Patterns within prejudice: antisemitism in the United States in the 1940s
Ziege compares two field studies on ethnocentrism, racism and antisemitism among American workers during the Second World War: ‘Antisemitism among American Labor’ (1945) by the Frankfurt Institute of Social Research (ISR) in exile and Wartime Shipyard (1947) by Katherine Archibald at the University of California at Berkeley. The former was a large-scale team project headed by Friedrich Pollock, Theodor W. Adorno and Paul Massing, who had at their disposal a large number of fieldworkers as well as the support of the trade unions. Archibald worked in complete isolation. Yet, in spite of this and major differences in design and theory, the European Marxists and the American liberal came to similar conclusions: hostility towards Jews at that time had to be analysed in connection with hostility towards other groups (including women, Blacks, labourers from the American South and other ethnic and social minorities) and within the context of the war and the Holocaust. While aware of the innovations achieved in research by means of public opinion polls, both studies were pioneering in their ambition to improve on quantitative research by means of non-quantitative procedures and qualitative-participatory observation. Ziege links these studies to a third study, The Authoritarian Personality (1950), conducted by the ISR, particularly Adorno, which poses the question of how relevant the ISR's critical theory was for the innovations achieved in studies of prejudice, when Archibald's study, which eschewed social theory, arrived at similar conclusions regarding antisemitism.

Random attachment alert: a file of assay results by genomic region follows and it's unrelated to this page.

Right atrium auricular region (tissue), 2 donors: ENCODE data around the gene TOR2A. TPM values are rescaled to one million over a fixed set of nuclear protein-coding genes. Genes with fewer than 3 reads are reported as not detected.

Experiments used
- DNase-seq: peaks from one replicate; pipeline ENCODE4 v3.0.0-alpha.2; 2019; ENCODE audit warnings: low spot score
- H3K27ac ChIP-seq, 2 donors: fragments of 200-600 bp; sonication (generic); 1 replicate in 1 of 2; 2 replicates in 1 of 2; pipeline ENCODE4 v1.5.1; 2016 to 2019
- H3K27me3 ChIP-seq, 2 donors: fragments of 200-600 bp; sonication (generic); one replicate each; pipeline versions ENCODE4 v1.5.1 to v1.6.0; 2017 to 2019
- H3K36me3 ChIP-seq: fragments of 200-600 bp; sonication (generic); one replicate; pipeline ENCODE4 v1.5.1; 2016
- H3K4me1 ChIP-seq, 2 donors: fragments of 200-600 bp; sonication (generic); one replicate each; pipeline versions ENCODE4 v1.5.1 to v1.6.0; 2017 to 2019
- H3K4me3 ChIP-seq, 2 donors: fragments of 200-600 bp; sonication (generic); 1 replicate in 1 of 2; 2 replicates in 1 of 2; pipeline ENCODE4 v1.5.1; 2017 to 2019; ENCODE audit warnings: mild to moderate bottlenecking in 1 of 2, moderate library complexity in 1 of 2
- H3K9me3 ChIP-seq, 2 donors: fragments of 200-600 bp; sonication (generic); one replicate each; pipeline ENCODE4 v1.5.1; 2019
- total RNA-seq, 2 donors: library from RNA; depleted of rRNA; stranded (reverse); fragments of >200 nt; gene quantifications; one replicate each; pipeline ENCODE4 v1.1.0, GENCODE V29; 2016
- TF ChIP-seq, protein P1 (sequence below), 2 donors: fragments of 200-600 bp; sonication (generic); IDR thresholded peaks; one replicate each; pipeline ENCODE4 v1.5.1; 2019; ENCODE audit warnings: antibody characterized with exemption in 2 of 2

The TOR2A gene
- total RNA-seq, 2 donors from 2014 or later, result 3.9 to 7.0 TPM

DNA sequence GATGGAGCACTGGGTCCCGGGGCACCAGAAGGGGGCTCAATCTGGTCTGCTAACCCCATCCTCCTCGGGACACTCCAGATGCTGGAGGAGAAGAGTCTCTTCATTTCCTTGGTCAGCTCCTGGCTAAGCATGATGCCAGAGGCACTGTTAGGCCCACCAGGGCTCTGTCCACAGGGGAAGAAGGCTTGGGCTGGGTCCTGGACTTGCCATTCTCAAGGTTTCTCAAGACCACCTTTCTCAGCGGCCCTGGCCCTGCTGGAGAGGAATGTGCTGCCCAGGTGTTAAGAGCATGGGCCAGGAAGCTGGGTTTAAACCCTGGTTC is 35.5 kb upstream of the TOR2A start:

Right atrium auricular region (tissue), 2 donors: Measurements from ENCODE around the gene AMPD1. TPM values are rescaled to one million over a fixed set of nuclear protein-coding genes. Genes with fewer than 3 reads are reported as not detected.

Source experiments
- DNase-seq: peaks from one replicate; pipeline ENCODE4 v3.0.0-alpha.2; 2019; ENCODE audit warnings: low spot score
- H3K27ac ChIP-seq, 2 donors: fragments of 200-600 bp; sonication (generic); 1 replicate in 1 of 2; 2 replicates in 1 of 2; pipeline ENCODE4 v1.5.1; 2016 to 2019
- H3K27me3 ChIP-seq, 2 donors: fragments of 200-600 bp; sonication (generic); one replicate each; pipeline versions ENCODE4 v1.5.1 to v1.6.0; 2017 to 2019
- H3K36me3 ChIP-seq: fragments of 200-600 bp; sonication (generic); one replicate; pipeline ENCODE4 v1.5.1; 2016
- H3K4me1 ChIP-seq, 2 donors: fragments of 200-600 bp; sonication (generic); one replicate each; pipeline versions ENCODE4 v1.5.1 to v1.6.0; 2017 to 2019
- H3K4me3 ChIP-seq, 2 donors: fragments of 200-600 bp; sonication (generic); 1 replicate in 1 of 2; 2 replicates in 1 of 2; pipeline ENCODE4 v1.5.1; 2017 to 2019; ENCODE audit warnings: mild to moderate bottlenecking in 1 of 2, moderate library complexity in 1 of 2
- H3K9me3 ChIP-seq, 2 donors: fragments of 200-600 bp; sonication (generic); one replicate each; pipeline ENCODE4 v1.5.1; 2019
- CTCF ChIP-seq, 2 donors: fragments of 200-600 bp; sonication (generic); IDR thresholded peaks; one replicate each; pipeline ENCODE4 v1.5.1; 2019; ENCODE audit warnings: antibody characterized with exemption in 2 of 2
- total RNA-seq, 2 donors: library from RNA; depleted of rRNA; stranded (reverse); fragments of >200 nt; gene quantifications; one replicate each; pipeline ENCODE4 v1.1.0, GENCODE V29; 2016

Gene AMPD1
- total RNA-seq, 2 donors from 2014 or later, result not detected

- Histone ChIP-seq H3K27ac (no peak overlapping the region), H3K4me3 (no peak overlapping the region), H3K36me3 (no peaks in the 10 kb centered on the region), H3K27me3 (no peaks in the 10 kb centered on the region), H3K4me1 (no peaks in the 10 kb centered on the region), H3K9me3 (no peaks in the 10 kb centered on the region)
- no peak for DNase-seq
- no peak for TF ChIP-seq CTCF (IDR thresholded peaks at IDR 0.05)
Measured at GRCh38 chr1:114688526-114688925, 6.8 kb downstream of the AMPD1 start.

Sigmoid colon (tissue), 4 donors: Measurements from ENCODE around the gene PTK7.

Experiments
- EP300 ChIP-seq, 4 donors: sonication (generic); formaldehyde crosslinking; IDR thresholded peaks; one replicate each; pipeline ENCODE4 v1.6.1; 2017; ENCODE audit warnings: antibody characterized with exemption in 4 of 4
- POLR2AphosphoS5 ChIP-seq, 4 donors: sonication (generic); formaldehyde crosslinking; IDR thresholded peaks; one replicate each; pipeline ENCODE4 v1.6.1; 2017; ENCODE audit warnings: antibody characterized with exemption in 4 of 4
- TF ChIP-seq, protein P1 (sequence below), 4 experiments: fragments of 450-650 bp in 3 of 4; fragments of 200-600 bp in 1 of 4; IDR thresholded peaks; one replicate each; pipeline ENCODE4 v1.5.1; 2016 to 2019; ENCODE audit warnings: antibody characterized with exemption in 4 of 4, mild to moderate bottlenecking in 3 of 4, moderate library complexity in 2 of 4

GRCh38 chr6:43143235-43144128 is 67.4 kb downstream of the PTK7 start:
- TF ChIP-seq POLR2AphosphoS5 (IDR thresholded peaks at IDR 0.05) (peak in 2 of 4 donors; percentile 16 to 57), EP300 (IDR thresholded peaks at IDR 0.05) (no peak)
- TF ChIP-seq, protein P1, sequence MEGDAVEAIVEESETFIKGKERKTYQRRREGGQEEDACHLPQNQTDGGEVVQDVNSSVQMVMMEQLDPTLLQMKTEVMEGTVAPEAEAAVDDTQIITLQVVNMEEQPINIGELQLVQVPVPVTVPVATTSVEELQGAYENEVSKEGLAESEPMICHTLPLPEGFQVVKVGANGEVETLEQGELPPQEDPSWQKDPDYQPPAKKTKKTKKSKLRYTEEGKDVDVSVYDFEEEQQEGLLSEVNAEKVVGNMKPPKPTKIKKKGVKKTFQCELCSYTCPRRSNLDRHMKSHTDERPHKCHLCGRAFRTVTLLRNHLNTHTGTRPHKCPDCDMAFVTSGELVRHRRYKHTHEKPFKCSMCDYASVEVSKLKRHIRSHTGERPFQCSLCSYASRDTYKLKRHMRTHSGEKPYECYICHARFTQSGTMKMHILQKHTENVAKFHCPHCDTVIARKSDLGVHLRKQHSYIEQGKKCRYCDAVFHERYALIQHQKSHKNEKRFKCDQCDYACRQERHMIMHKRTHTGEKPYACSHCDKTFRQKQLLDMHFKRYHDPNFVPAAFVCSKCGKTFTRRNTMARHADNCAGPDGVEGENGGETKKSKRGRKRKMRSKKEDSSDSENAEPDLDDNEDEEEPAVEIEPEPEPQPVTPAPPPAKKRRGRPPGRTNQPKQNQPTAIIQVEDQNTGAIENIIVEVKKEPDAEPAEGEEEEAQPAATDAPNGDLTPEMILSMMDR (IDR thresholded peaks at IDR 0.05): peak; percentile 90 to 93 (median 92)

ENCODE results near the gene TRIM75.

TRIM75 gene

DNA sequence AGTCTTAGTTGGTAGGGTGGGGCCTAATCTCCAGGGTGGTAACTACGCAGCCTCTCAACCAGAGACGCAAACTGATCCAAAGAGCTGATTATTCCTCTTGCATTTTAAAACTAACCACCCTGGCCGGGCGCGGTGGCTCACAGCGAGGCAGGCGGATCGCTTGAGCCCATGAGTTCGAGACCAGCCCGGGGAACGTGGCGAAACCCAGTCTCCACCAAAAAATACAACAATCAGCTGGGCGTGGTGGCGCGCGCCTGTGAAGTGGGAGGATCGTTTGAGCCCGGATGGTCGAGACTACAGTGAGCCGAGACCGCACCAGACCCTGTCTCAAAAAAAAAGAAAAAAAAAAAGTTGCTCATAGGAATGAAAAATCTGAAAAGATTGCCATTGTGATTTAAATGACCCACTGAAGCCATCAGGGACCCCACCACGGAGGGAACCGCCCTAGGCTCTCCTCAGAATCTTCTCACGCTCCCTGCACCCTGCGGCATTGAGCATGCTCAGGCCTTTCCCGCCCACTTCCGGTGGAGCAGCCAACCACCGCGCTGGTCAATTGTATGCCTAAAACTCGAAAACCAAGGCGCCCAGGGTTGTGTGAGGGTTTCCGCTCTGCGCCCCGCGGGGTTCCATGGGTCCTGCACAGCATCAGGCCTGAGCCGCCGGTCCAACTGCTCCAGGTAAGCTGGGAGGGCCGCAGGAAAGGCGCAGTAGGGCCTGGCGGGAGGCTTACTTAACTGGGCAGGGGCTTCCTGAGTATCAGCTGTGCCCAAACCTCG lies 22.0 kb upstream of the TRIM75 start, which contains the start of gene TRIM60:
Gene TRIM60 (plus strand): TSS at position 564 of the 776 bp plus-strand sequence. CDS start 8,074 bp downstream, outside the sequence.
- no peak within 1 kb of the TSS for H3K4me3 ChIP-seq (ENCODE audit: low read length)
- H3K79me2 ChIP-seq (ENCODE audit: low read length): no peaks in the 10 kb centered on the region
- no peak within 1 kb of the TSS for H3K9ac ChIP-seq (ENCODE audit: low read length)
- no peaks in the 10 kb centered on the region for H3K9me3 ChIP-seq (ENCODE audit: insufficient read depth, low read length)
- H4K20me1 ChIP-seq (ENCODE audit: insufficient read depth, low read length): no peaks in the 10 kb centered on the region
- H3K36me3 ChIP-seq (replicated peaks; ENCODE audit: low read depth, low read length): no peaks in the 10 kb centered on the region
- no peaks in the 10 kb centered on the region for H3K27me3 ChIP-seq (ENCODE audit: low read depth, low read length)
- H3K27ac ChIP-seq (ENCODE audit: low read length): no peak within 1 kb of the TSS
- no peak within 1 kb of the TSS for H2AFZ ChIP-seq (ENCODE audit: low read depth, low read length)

No Reference information available - sign in for access.
No Citation information available - sign in for access.
No Supplementary Data.
No Article Media
Document Type: Research Article
Publication date: 2012-05-01